Pleasantville Village Administrator Patricia Dwyer officially presented the municipality’s proposed $13.3 million 2012-13 to the village board last week that would raise taxes 2.87 percent.
Under the current proposal, the hike would translate into a $100 increase for the average homeowner. The increase adheres to the state mandated 2 percent property tax cap.
The biggest departmental expense is about $3.1 million for public safety, which includes the police department. The village will also be spending about $1,570,000 on government support and $1.8 million on the Department of Public Works.
Dwyer said Pleasantville is facing potentially costly tax certioraris, which reduces the village’s tax base, as well as rising pension and health care expenses. The village is operating under an expired contract with the police union and the CSEA’s contract is about to expire.
“The noose gets tighter every year,” Mayor Peter Scherer said. “What are you going to chop out? What we’re doing is efficient. There are no big opportunities left for significant savings.”
After the board of trustees April 9 meeting, Scherer said some expenses had been trimmed by going line by line in the budget.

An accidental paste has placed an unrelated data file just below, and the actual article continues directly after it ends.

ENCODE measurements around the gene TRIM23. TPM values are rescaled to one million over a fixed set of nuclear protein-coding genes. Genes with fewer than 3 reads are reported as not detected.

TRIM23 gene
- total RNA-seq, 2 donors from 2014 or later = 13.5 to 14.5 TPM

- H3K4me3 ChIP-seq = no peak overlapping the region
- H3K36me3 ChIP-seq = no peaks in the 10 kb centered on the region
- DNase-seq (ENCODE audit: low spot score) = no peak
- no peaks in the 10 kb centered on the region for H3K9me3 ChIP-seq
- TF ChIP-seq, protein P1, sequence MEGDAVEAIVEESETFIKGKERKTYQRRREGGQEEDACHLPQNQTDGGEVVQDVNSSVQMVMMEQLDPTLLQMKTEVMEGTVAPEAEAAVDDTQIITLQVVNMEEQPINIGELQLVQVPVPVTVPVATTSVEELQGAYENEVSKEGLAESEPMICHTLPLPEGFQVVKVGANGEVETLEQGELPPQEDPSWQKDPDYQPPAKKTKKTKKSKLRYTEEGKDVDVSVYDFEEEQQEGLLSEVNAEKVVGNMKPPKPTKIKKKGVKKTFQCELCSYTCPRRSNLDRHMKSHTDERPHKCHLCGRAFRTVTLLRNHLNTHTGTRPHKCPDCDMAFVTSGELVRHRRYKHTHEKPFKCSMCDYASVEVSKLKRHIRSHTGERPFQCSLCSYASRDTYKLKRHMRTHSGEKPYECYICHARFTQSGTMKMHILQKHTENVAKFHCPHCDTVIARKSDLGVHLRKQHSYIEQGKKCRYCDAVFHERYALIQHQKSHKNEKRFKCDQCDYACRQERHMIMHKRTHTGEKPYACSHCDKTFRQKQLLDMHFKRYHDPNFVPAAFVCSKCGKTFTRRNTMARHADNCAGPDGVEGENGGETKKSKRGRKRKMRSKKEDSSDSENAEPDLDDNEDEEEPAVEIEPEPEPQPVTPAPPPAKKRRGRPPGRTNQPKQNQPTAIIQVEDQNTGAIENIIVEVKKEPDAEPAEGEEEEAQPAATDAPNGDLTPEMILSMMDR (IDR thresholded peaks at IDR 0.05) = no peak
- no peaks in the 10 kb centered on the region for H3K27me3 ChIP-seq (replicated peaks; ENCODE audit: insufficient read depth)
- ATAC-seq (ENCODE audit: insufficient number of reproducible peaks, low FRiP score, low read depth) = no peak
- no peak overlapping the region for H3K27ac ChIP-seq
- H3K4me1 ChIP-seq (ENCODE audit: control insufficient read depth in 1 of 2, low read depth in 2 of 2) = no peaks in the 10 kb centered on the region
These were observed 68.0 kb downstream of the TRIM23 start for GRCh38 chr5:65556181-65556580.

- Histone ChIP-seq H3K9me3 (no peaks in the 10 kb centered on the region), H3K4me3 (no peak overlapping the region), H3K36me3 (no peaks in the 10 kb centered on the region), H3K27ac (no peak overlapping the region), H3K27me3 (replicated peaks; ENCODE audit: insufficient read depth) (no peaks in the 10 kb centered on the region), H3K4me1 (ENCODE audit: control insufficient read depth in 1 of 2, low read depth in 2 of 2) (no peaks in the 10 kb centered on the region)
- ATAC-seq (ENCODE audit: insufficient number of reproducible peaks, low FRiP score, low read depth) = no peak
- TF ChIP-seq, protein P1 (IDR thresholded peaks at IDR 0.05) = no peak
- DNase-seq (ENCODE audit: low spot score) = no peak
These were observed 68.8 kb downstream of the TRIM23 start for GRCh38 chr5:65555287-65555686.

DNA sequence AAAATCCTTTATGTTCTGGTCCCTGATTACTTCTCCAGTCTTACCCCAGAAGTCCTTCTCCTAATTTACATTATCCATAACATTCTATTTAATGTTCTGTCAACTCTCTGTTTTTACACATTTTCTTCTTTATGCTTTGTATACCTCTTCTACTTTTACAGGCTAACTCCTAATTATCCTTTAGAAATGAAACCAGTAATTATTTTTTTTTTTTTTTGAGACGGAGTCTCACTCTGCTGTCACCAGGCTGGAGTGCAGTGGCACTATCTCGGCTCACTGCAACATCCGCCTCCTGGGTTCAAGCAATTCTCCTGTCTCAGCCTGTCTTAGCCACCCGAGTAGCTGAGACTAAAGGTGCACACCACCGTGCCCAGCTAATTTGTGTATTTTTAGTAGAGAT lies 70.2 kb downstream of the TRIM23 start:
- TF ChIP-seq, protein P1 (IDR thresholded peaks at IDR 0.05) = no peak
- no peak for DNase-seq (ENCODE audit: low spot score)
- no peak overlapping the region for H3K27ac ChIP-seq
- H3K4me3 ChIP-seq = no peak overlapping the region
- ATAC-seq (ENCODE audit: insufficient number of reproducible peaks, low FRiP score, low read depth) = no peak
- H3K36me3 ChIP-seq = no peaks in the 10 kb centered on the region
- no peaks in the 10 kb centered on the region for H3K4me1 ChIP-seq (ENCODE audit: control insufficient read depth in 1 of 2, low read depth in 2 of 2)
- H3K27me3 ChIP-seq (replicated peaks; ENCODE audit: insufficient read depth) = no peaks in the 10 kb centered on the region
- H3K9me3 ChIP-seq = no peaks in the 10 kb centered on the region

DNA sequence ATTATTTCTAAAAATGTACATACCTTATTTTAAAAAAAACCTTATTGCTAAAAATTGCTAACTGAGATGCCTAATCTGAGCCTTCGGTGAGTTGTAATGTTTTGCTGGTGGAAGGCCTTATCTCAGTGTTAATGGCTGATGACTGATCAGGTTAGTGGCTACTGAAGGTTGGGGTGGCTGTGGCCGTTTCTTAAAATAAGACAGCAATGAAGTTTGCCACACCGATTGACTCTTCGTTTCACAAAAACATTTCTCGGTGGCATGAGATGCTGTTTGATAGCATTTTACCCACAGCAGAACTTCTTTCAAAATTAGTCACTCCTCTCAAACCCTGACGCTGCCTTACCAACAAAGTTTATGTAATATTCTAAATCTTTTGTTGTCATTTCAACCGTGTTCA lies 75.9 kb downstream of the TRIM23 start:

“It’s nothing major,” Scherer said. “It gives us a little more breathing room.”
He said Pleasantville would continue to assess the water fund and eventually determine what the long-term plan for that fund should be. The village is anticipating raising rates due to New York City increasing its water costs.
“The system is in great shape and we are fortunate to have good water,” Scherer said. “We will try to avoid rate increases. The nice thing about the water fund is that it’s a very well defined business enterprise with well-known costs. It’s relatively easy.”
Dwyer told trustees that the village treasurer and attorney have recommended the board vote to override the tax cap as a precaution in case revenue projections fall short. If the board decides to go ahead with a resolution, it does not mean the officials would exceed the cap.
“We have to discuss that further,” Scherer said. “That is not my first choice. The idea that we need to override it even if our budget is within the cap to protect us from a state penalty, well that’s a through-the-looking-glass experience with Albany. Our intention is to live within it, but we don’t want to expose the village or taxpayer to a penalty.”
Trustee Mindy Berard said she has met with several department heads and found their budgets to be flat.
“The department heads have been doing a great job,” Berard said. “It’s an ongoing process and we look at the process very seriously.”
Berard said she is against a proposal to buy a new police car, but favors the recommendation to override the cap.
The budget raises $9.4 million from taxes, about 72 percent of the village’s revenue and an increase from $9.1 million in the current year’s budget. The village’s refuse fund totals $959,000, the water fund $3.5 million and the pool fund $273,000.
Pleasantville’s new fiscal year begins June 1.